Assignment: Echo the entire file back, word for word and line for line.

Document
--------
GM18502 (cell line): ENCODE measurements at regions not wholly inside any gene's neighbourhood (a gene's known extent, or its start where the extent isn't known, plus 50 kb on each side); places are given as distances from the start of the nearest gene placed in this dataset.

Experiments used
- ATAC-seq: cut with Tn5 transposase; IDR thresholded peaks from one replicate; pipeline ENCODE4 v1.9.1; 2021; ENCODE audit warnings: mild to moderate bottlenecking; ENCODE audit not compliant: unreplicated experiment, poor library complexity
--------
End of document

GM18502 (cell line): ENCODE measurements at regions not wholly inside any gene's neighbourhood (a gene's known extent, or its start where the extent isn't known, plus 50 kb on each side); places are given as distances from the start of the nearest gene placed in this dataset.

Experiments used
- ATAC-seq: cut with Tn5 transposase; IDR thresholded peaks from one replicate; pipeline ENCODE4 v1.9.1; 2021; ENCODE audit warnings: mild to moderate bottlenecking; ENCODE audit not compliant: unreplicated experiment, poor library complexity